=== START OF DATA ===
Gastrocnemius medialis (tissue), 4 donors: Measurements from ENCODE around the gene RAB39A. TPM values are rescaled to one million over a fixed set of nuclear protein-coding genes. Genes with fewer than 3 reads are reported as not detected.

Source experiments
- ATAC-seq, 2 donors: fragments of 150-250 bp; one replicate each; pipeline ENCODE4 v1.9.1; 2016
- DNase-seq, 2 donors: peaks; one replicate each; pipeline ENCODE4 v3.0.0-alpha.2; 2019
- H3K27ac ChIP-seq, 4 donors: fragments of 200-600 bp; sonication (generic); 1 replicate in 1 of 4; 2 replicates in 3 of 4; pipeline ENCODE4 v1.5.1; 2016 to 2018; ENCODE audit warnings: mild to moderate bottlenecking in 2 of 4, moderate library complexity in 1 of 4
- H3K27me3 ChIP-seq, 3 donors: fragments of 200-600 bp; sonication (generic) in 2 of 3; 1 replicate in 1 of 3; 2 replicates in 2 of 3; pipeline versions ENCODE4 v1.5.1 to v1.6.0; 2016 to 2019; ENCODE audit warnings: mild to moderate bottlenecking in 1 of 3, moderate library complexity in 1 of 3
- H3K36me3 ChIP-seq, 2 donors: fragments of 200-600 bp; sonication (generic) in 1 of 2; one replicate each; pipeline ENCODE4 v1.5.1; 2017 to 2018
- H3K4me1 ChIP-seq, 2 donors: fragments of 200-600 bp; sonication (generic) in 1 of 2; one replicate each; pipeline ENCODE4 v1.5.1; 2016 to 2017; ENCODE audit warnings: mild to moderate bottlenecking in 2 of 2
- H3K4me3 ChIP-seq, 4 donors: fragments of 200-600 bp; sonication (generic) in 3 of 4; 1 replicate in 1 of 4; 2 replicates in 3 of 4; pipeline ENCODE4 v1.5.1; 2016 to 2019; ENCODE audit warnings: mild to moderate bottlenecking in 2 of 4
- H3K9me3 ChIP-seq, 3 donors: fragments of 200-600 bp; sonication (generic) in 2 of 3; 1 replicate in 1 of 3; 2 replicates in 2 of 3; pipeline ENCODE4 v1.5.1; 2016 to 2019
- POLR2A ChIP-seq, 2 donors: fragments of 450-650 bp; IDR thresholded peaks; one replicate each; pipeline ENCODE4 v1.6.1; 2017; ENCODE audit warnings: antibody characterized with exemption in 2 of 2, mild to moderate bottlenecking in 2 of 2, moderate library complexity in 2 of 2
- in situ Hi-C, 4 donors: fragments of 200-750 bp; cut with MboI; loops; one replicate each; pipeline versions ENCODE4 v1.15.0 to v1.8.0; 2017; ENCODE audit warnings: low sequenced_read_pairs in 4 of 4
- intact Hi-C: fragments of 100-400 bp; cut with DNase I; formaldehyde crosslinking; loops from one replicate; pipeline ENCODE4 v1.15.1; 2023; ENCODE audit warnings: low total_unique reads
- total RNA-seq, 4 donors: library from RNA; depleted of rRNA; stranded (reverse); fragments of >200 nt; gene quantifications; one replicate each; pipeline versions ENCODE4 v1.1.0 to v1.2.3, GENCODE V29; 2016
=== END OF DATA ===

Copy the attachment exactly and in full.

Gastrocnemius medialis (tissue), 4 donors: Measurements from ENCODE around the gene RAB39A. TPM values are rescaled to one million over a fixed set of nuclear protein-coding genes. Genes with fewer than 3 reads are reported as not detected.

Source experiments
- ATAC-seq, 2 donors: fragments of 150-250 bp; one replicate each; pipeline ENCODE4 v1.9.1; 2016
- DNase-seq, 2 donors: peaks; one replicate each; pipeline ENCODE4 v3.0.0-alpha.2; 2019
- H3K27ac ChIP-seq, 4 donors: fragments of 200-600 bp; sonication (generic); 1 replicate in 1 of 4; 2 replicates in 3 of 4; pipeline ENCODE4 v1.5.1; 2016 to 2018; ENCODE audit warnings: mild to moderate bottlenecking in 2 of 4, moderate library complexity in 1 of 4
- H3K27me3 ChIP-seq, 3 donors: fragments of 200-600 bp; sonication (generic) in 2 of 3; 1 replicate in 1 of 3; 2 replicates in 2 of 3; pipeline versions ENCODE4 v1.5.1 to v1.6.0; 2016 to 2019; ENCODE audit warnings: mild to moderate bottlenecking in 1 of 3, moderate library complexity in 1 of 3
- H3K36me3 ChIP-seq, 2 donors: fragments of 200-600 bp; sonication (generic) in 1 of 2; one replicate each; pipeline ENCODE4 v1.5.1; 2017 to 2018
- H3K4me1 ChIP-seq, 2 donors: fragments of 200-600 bp; sonication (generic) in 1 of 2; one replicate each; pipeline ENCODE4 v1.5.1; 2016 to 2017; ENCODE audit warnings: mild to moderate bottlenecking in 2 of 2
- H3K4me3 ChIP-seq, 4 donors: fragments of 200-600 bp; sonication (generic) in 3 of 4; 1 replicate in 1 of 4; 2 replicates in 3 of 4; pipeline ENCODE4 v1.5.1; 2016 to 2019; ENCODE audit warnings: mild to moderate bottlenecking in 2 of 4
- H3K9me3 ChIP-seq, 3 donors: fragments of 200-600 bp; sonication (generic) in 2 of 3; 1 replicate in 1 of 3; 2 replicates in 2 of 3; pipeline ENCODE4 v1.5.1; 2016 to 2019
- POLR2A ChIP-seq, 2 donors: fragments of 450-650 bp; IDR thresholded peaks; one replicate each; pipeline ENCODE4 v1.6.1; 2017; ENCODE audit warnings: antibody characterized with exemption in 2 of 2, mild to moderate bottlenecking in 2 of 2, moderate library complexity in 2 of 2
- in situ Hi-C, 4 donors: fragments of 200-750 bp; cut with MboI; loops; one replicate each; pipeline versions ENCODE4 v1.15.0 to v1.8.0; 2017; ENCODE audit warnings: low sequenced_read_pairs in 4 of 4
- intact Hi-C: fragments of 100-400 bp; cut with DNase I; formaldehyde crosslinking; loops from one replicate; pipeline ENCODE4 v1.15.1; 2023; ENCODE audit warnings: low total_unique reads
- total RNA-seq, 4 donors: library from RNA; depleted of rRNA; stranded (reverse); fragments of >200 nt; gene quantifications; one replicate each; pipeline versions ENCODE4 v1.1.0 to v1.2.3, GENCODE V29; 2016